it’s been five years since I was diagnosed with cancer.
Five years …. It’ a magic number – it means I am truly a cancer survivor.
My oncologist had me on every six-month visits these past five years. But last summer he let me know that I could stop taking my estrogen blocker when my prescription ran out in February. My next appointment at Dana Farber happens in midsummer.
My cancer is still part of my life. It left me with a feeling that life is certainly too brief. And that what is important is love, family and friendships.
When I first coped with the thought that cancer was growing in my body, I felt frightened and worried, thinking my life was heading in the wrong direction. But I spent time talking with other women who had already faced breast cancer and that’s when I began to realize there is life after this disease.
For me treatment was a double mastectomy followed by years of little white pills. My life changed. I became someone who read labels and choose organic anything over chemically altered substances. I tried to exercise, following the physical therapy prescribed as a part of aftercare.
i still pay attention to my diet. I sleep more and have found ways to avoid worry.
It feels really good to know I’ve survived. It feels as if life sent me a blessing – a chance to continue living.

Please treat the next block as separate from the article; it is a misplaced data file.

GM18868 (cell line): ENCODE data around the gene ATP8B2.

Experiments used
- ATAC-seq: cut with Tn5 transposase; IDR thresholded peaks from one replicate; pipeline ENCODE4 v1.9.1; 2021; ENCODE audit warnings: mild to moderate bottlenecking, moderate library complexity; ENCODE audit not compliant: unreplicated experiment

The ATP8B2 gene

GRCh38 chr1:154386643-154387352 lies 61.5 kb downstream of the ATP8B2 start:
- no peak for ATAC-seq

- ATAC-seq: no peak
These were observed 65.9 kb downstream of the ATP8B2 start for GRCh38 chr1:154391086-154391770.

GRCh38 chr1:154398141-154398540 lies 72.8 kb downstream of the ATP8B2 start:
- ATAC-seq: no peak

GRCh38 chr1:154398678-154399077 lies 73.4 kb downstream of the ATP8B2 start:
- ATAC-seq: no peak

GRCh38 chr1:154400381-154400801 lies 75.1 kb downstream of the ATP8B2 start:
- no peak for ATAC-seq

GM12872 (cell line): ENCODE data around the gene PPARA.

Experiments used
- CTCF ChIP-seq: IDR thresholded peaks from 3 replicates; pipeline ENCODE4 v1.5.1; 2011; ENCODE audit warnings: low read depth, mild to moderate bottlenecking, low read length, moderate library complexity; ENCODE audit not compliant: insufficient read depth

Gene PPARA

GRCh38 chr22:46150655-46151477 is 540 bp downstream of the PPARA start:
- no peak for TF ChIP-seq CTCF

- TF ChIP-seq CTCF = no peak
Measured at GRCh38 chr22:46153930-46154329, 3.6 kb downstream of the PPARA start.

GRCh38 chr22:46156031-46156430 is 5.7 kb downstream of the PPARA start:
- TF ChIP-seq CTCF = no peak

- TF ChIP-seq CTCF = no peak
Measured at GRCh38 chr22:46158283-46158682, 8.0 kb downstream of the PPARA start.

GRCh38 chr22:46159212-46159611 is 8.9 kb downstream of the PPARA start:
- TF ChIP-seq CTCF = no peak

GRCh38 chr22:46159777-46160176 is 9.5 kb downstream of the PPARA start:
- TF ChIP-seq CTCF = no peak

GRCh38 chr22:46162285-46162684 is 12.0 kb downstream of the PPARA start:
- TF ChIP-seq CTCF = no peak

i’ve come to see that my cancer diagnosis was a gift.
I remember being a young woman – it seems as if I were young yesterday.
Since my last post, my nonagenarian mother died, after a lengthy illness that affected her body and mind. I think she died of cancer but it may have been the drugs they gave her for the pain that ended her days.
She lived in Milton MA her entire life. My sister Kathy was her prime caregiver in her last days. Of course we all did what we could but Kathy, who has been retired for more than 10 years, was the source of my mother’s strength in her last months.
But much more has happened. My daughter-in-law, a woman of incredible kindness, wisdom and generosity is living with cancer. Her cancer is being bombarded by doses of chemotherapy and other treatments coordinated by a medical team from Dana Farber. Annie, my son’s wife of five years, should be enjoying the best years of her life.
Before her diagnosis, Annie was a fulltime mother whose precocious two-year-old had never gone to bed for the night without his mother. Two operations later my grandson, Finnegan, is still advanced beyond his years. I’ve tried to fill in for his mother. He loves me and everyone else in the world. I just don’t cut it as a 37-year-old these days.
Being a young mother was a joy. I only had two years off work during my days of intense motherhood. I didn’t appreciate them enough when I lived through it.
But I finally realize today is the only day I have. Finnegan already knows that. I think that’s why he loves everyone.